In 1916, Maryland Agricultural College became known as Maryland State College. Just four years later in 1920, the institution took on its current name, the University of Maryland.
During his first decade as head coach, Maryland had a record of 51-22-4 under Byrd.
In 1921, Maryland left the South Atlantic Intercollegiate Athletic Association to join the newly formed Southern Conference that consisted of Alabama, Auburn, Clemson, Georgia, Georgia Tech, Kentucky, Mississippi State, North Carolina, North Carolina State, Tennessee, Virginia, Virginia Tech, and Washington and Lee University. One year later, six more universities joined the conference including the Florida, Louisiana State, Mississippi, South Carolina, Tulane and Vanderbilt.
The 1931 season was Byrd’s best, guiding the Terrapins to an 8-1-1 overall mark. But Maryland’s best finish in the Southern Conference came in 1934, Byrd’s last as head coach, when the Terps tied for second at 3-1.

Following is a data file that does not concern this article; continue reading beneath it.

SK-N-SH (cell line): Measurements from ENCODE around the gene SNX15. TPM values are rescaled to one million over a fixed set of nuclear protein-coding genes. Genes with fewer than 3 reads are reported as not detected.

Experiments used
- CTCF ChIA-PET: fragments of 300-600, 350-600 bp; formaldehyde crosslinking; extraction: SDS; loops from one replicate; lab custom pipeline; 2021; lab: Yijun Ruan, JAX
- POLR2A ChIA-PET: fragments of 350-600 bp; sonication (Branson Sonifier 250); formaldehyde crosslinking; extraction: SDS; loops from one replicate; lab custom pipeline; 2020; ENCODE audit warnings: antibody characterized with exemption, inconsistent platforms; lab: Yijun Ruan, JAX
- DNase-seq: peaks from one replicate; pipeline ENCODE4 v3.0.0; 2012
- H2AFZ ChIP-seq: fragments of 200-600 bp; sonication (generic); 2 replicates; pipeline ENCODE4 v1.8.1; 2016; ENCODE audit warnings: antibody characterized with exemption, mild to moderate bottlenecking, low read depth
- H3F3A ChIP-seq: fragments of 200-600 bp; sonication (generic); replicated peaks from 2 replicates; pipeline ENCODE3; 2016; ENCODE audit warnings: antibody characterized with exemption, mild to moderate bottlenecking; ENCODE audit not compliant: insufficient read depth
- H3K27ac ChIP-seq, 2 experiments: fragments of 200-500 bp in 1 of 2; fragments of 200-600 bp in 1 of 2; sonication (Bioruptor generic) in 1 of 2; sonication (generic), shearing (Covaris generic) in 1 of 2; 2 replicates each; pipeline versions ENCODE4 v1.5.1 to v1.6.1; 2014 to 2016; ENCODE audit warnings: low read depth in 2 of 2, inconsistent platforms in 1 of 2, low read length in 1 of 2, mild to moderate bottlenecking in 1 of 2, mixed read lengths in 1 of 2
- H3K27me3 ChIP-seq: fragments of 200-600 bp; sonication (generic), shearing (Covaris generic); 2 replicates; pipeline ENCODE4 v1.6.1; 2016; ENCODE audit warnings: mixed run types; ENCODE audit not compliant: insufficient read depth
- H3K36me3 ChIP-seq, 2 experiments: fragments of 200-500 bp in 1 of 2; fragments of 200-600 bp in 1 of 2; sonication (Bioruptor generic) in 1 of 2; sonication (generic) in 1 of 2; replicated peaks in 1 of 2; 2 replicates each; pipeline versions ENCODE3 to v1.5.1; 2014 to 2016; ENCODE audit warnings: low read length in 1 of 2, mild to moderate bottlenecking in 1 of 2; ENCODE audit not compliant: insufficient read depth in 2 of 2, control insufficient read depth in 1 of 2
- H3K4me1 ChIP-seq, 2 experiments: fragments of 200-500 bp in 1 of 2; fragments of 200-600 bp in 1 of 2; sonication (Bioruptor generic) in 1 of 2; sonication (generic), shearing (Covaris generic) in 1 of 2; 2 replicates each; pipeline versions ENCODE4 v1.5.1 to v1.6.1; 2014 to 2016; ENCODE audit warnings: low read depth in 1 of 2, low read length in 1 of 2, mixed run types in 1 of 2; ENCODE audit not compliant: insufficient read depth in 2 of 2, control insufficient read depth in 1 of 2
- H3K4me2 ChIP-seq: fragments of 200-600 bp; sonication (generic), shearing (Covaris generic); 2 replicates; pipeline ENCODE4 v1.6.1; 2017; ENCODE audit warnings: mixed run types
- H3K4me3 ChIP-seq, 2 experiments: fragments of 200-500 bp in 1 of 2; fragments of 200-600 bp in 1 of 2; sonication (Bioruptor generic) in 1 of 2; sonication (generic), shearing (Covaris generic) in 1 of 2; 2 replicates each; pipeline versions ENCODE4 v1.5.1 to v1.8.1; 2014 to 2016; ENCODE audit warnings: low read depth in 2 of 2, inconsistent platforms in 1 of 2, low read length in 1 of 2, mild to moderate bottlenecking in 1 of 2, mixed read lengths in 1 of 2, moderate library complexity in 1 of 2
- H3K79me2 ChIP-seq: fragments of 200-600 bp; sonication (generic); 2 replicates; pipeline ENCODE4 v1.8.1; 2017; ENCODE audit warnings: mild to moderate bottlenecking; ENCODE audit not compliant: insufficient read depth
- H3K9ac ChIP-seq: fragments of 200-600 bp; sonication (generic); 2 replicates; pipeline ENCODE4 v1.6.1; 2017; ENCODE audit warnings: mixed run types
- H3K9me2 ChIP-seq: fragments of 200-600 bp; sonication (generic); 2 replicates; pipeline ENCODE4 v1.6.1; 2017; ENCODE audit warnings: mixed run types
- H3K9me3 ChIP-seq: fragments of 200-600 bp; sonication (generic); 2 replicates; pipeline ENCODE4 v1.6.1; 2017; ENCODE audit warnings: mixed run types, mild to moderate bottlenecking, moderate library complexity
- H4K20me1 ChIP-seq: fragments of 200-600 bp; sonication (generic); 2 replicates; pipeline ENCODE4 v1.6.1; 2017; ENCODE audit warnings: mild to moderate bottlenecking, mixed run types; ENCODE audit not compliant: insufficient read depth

After Byrd quit as head coach to focus on his job as President of the University of Maryland, there was seven different coaching changes from 1935 to 1946. Byrd even hired Paul “Bear” Bryant in 1945, but Bryant only lasted one season in College Park leading the Terrapins to a 6-2-1 record. History suggests that Byrd and Bryant never got along. One incident while Bryant was on vacation, Byrd reinstated a player who had been suspended by Bryant for a violation of team rules. Bryant later left Maryland to take over as head coach at the University of Kentucky.
In 1946, Byrd hired Jim Tatum as the school’s next head coach. At Maryland, Tatum compiled a 73–15–4 record for an .815 winning percentage. Maryland went undefeated during the 1951 season at 10–0 and were co-champions of the Southern Conference with VMI at 5-0. The Terrapins then upset top-ranked Tennessee 28-13 in the 1952 Sugar Bowl.